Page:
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01 January 2009

The Basics: God the Holy Spirit

The Basics: God the Holy Spirit

In our 11-part series looking at how the Alliance's Basis of Faith is Good News for our neighbours, Susannah Clark discusses...

  1. The ministry of God the Holy Sprit who leads us to repentance, unites us with Christ through new birth, empowers our discipleship and enables our witness.

It is a staple of evangelical conviction that mission is impossible without the power of the Holy Spirit. This is immediately clear in Jesus' own life. In Luke 3.22, at the start of His public ministry, the Holy Spirit descends upon Jesus at His baptism. Jesus then returns from the temptations in the desert in Luke 4 full of the Holy Spirit and goes on to declare in His paradigmatic statement in the synagogue in Nazareth: "The Spirit of the Lord is on me, because he has anointed me to preach good news to the poor" (Luke 4.18).

Such is the importance of this empowerment that Jesus tells His disciples not to embark on their mission until they have received this power: "I am going to send you what my Father has promised; but stay in the city until you have been clothed with power from on high" (Luke 24.49). This is precisely the example that Jesus Himself followed.

New Testament scholar Max Turner describes it like this: "In Luke 3-4 the Spirit then comes as Jesus' messianic empowering for the redemptive mission, while Pentecost brings a parallel endowment for the Church's mission, over which the Spirit remains the initiator, the driving power, the guide in significant decisions and the legitimator of the whole endeavour, especially at its most delicate points."

In Acts 1.8, the power of the Holy Spirit is promised again to the disciples as giving them power to "be witnesses in Jerusalem and in all Judea and Samaria and to the ends of the earth". Jesus indicates that we should expect to receive this power, and of course the disciples did receive it at Pentecost in Acts 2.

The problem, though, is that too often we either think of the Spirit as a mediator of a good spiritual feeling or ecstatic experience or we avoid reflection on the Spirit's role at all.

An unusual experience

When the Holy Spirit came at Pentecost, those present certainly did have an unusual experience. Yet the purpose of that experience was to empower them to be witnesses for Christ. When the disciples spoke in many tongues by the power of the Spirit, it caused those present to be "amazed and perplexed" and to ask what it meant. This then gave Peter the opportunity to address the crowd, to explain and preach the Gospel of Jesus Christ.

Similarly, when Acts 5.12 reports the many signs and wonders being carried out by the apostles, it is followed by the statement, "Nevertheless, more and more men and women believed in the Lord and were added to their number."

Too often we think of the Spirit as a mediator of a good spiritual feeling or ecstatic experience

So the New Testament pattern, especially in Luke and Acts, is that those who are filled with the Spirit are empowered for mission (see Acts 4.31, for example). Indeed, it is precisely for this reason that Jesus was so clear that we are to wait for the Spirit before embarking on our mission (Luke 24.49).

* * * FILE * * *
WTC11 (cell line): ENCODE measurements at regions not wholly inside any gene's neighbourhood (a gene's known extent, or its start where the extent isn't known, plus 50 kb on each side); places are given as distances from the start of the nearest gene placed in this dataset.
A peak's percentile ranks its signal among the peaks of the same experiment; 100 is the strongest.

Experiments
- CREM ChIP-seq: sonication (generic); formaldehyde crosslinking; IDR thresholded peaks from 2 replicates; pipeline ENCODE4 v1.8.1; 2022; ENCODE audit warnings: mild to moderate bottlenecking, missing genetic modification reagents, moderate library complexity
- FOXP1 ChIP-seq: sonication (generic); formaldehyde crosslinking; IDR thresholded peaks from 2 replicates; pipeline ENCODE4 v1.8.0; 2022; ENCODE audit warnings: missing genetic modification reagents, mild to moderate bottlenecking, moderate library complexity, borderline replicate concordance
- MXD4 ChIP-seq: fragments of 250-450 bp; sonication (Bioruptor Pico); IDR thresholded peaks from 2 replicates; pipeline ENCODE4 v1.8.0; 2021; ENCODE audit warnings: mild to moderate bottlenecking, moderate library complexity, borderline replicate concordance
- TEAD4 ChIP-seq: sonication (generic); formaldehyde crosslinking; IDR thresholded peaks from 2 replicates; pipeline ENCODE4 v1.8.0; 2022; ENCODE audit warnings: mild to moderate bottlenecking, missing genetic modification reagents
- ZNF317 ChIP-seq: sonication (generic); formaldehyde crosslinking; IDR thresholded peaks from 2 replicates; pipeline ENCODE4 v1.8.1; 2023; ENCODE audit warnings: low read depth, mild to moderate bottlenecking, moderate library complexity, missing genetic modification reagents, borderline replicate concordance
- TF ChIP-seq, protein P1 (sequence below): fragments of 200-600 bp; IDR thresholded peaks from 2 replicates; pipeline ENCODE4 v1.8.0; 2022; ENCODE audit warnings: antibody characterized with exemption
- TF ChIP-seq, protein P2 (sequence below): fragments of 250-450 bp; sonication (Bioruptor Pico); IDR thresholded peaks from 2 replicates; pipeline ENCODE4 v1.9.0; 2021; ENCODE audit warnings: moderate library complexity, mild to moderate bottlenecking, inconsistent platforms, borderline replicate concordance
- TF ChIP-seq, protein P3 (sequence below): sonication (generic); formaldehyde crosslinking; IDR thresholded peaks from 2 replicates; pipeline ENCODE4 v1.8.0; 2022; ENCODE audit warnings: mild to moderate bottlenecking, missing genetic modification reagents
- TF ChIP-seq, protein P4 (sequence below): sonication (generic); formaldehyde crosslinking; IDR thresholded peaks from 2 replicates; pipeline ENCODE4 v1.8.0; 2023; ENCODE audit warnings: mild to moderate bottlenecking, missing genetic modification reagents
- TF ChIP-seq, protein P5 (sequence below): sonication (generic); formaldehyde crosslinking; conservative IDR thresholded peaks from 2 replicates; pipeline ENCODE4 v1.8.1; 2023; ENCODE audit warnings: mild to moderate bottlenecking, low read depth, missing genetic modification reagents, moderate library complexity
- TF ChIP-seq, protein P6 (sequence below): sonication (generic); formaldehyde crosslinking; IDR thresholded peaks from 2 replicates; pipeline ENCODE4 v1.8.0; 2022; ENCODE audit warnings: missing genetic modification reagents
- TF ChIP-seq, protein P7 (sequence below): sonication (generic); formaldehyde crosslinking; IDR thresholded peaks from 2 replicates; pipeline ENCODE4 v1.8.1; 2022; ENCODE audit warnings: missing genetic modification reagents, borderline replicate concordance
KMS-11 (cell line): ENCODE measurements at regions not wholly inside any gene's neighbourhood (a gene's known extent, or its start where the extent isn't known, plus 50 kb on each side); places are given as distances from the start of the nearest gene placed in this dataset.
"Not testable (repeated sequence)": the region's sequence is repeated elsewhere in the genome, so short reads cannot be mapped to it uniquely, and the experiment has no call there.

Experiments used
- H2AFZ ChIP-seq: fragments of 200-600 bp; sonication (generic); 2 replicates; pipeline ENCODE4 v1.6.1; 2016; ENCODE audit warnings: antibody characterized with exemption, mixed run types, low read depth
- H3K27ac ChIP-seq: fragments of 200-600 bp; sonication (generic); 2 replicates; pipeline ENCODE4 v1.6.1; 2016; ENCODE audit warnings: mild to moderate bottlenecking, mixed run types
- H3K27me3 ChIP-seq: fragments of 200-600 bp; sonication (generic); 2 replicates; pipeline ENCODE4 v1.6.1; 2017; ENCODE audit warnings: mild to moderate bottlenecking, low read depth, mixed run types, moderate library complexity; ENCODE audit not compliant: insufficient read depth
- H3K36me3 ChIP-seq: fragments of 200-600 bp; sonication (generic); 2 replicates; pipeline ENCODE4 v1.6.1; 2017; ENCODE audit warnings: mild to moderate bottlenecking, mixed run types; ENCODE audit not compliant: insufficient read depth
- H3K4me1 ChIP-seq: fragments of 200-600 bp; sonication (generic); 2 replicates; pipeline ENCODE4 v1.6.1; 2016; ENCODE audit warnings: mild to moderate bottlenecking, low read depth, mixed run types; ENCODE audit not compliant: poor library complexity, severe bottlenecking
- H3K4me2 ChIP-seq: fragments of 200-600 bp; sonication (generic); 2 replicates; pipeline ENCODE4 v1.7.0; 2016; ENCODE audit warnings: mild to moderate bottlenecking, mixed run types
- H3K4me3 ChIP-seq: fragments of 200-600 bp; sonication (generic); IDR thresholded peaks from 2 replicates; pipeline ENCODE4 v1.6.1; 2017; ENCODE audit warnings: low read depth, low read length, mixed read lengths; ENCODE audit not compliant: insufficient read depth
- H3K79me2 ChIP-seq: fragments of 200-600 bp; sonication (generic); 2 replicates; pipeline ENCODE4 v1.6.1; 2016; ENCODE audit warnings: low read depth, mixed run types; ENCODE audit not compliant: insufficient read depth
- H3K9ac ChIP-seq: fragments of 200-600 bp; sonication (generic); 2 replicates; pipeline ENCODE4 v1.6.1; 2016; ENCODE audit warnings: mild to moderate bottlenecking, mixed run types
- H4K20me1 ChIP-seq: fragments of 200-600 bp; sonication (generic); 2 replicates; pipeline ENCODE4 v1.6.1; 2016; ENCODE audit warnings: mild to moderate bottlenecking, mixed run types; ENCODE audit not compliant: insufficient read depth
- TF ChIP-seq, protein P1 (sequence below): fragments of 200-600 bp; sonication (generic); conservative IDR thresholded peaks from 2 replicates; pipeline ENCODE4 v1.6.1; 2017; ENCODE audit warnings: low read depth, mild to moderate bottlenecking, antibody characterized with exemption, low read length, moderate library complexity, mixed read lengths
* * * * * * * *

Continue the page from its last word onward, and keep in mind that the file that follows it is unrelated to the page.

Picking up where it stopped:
We must not forget, however, that long before we even begin to speak we require the Spirit to be at work in others. No matter how impressive our preaching, how creative our PowerPoint presentation, how powerful our testimony, how good our worship band, if the Spirit of God is not at work in people's hearts, we cannot expect them to accept the message.

Acts 11.15 records that as Peter was speaking, the Holy Spirit came on the gentiles present, allowing them to hear the message that God had granted them repentance and given them life. It even says that they "had no further objections".

The Spirit thus both enables our witness and causes people to hear the message, the importance of which Max Turner stresses: "Only through the Spirit can the ongoing messianic/transformative reign of Jesus continue to be experienced by His people."

Further evidence of this is given in 1 Corinthians 12.3, which says, "Therefore I tell you that no one who is speaking by the Spirit of God says, 'Jesus be cursed', and no one can say, 'Jesus is Lord', except by the Holy Spirit."

We can expect no one to accept Jesus Christ as Lord without the Holy Spirit working in them.

It would seem that the ministry of the Holy Spirit is in a sense circular, a continual spiral through history: The Spirit has to work first in us to hear and accept the message of good news, to repent, to unite us with Christ through new birth. Having been united with Christ, we are empowered in our discipleship by the Spirit and can witness to others. The Spirit works, then, in both us and them to lead them to repentance and unity with Christ, and in turn to witness. In this way, the work of the Spirit continues through history, calling each generation afresh to repentance, new birth, discipleship and witness.

Susannah Clark is the Alliance's public theology research assistant.


This series is not a commentary on the Basis of Faith, neither is it an explanation of how the Basis is interpreted by the Alliance. Rather, it focuses on the relevance of the Basis to spreading the Good News.

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